Cementing relationships with residents

November 1, 2001
Robert DuPont

Pharmaceutical Representative

There is a great need (and an opportunity) to help younger physicians during the crucial beginning of their careers.

This may come as a surprise, but according to the American Medical Association's Physician Workforce Information Report, almost one in three residents in internal medicine is "experiencing significant difficulty finding a preferred position." Recruiters have recently noted that "berths for family practitioners, internists and pediatricians have become particularly scarce along the Eastern seaboard. [Overall], coastal cities - preferred by many job-seekers - are saturated with doctors, as are most cosmopolitan areas." And what are GME (residency) programs doing to help their residents? Curiously, not much - beyond posting jobs on the bulletin board or writing letters of reference. Unlike M.B.A., J.D., and other professional programs, which have organized and active job placement services for their graduating students as well as alumni, GME programs offer little or nothing to residents during their last year of training. There is a great need (and an opportunity) to help younger physicians during this crucial transition, and this is one area where drug reps can play a vital role.

There are three tangible things a drug rep can do: 1) sponsor a seminar series; 2) provide simple-but-powerful tools for the job search; and 3) solicit help from other drug reps within the company to find and identify job opportunities matching a candidate's preferences. The cost for these activities is minimal, but the return is great: the chance to build and sustain a relationship cemented by a genuine desire to help.

Seminar series

Whether through a series or one seminar, there is much to learn about the process of transitioning from residency to reality. The following topics are germane:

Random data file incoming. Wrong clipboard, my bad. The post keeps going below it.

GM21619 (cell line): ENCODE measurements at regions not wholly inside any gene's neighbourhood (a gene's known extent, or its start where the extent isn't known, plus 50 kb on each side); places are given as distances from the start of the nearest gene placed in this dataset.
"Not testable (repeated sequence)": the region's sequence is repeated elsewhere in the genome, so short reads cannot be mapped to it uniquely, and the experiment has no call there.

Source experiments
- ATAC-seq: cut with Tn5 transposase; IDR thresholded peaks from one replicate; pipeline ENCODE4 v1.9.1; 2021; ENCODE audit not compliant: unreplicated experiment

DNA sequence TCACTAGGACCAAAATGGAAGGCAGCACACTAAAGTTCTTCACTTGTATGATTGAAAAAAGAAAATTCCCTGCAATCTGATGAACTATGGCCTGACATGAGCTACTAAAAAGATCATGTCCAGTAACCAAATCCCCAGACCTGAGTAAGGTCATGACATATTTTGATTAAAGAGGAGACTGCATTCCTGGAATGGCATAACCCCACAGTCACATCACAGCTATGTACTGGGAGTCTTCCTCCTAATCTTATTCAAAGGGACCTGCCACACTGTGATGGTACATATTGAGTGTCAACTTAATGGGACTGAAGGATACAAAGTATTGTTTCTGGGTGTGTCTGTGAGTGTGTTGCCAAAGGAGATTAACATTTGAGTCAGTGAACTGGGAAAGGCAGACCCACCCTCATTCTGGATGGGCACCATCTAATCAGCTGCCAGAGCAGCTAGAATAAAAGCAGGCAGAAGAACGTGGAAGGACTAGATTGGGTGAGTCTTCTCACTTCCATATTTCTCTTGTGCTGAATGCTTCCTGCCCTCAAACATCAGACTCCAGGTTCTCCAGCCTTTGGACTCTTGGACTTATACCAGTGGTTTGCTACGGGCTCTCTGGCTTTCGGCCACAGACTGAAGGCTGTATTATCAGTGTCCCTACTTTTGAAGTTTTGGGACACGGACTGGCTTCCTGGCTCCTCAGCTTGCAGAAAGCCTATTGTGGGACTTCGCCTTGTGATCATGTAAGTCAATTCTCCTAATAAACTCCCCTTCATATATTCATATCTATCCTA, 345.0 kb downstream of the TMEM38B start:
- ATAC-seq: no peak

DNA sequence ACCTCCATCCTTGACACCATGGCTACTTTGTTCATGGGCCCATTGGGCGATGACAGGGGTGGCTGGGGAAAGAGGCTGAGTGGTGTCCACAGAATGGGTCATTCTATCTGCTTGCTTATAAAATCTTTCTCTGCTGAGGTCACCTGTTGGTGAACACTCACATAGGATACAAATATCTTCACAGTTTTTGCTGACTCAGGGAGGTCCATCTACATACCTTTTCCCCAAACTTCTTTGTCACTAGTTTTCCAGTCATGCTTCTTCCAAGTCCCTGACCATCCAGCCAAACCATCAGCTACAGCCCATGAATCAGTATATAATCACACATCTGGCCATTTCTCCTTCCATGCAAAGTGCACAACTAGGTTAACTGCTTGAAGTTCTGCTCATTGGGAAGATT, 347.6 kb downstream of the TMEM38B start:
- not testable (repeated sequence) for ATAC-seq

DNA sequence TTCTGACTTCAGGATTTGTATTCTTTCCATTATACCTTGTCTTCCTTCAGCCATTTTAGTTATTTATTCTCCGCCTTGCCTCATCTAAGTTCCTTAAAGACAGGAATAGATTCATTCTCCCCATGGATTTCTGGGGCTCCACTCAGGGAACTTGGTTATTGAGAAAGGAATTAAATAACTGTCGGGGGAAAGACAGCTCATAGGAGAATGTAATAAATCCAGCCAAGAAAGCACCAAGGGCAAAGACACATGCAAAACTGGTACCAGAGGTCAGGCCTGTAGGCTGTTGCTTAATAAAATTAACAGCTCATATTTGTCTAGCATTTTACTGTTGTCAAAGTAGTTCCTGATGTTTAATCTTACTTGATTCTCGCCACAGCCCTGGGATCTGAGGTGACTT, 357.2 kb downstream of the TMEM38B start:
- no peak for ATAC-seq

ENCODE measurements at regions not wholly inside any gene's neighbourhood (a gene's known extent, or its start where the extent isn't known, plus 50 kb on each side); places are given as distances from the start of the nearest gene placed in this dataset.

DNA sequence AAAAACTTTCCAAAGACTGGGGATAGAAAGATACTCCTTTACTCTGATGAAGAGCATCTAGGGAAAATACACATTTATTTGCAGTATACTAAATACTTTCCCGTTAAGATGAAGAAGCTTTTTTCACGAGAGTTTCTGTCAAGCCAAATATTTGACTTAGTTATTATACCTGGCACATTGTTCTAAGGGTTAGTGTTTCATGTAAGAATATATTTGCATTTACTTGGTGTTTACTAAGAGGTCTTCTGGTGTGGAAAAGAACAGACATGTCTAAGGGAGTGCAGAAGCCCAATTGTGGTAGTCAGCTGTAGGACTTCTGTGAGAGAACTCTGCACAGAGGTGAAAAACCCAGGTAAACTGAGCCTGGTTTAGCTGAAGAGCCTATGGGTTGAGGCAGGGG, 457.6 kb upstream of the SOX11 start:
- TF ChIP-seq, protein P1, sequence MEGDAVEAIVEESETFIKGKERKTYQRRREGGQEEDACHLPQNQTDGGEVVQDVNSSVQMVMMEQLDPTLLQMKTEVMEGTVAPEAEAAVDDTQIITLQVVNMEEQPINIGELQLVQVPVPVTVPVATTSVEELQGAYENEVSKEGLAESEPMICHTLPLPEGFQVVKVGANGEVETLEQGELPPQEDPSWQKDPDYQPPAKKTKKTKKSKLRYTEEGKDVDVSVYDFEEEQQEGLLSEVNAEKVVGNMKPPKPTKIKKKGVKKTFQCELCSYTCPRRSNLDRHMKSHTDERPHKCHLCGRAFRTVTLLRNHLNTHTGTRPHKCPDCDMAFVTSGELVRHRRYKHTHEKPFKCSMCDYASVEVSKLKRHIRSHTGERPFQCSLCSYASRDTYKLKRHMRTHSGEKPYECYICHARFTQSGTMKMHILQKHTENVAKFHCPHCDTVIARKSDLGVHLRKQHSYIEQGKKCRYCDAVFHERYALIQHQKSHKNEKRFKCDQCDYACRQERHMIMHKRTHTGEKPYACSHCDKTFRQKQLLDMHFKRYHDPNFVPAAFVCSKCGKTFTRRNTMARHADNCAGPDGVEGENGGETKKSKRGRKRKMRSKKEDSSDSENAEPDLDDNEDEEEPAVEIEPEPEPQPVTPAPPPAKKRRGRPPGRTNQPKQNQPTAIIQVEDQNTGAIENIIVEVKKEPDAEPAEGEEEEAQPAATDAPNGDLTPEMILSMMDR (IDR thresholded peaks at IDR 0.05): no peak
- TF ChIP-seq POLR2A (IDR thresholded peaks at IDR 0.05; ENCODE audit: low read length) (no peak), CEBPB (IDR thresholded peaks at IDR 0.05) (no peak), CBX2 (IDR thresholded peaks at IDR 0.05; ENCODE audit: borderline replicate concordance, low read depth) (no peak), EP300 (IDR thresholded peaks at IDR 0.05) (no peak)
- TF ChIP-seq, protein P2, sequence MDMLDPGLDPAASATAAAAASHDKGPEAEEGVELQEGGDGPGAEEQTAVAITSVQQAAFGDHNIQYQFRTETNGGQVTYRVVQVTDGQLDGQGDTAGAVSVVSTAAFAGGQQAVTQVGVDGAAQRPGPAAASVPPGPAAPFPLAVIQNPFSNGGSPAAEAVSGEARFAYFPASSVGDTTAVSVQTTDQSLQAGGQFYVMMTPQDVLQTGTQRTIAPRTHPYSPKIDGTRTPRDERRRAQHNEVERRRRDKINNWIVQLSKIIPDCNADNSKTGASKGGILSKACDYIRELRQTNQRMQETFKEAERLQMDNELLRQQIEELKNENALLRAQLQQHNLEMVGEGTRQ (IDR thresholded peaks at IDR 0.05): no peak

• How to find a job in a tight market;


• How to interview for the best fit;


• How to negotiate compensation; and


• How to work with an attorney.

All of these topics could be covered in a two-hour seminar, which could be held in one session or over two consecutive days. The setting does not have to be opulent; in fact, the opposite is true. The ideal venue is a conference room or classroom - both fitting the nature of the task at hand. Remember, it takes work to find work. In other words, there is more to this agenda than consuming a gourmet meal and "listening" to the pitch, then dashing for the exit. Who knows, residents might just stick around after dessert, given that the topics are near and dear to each of them, especially in light of the anxiety generated by heavy student loans, questionable job prospects and uncertain compensation.

Hosting a seminar, of course, is nothing new. There are a number of speakers one could book for a seminar or workshop, although there may not be many who can knowledgeably touch upon all of the topics mentioned above. Recruiters may extol the virtues of using their firm's database of opportunities, but may remain silent on opportunities outside of their database. Financial consultants may sing the praises of disability insurance, but may know nothing about how to negotiate compensation sufficient to repay student loans. Not only is it difficult to find speakers who can talk about all of these subjects; it's also difficult to measure their impact. Speakers come and go, but one never knows afterward whether the talk was useful. Unless, of course, something is offered – beyond a scrumptious meal and a wicked dessert – that requires legitimate follow-up.

Transition tools

There are three follow-up tools that drug reps can offer residents during their job search. Each requires the drug rep to become personally involved in seeing to it that each resident completes a simple form to collect information used to generate a custom tool. Once the tools are fashioned, the drug rep has another opportunity to meet with the resident to present the tools and explain how one or all of them can be used in the job search process.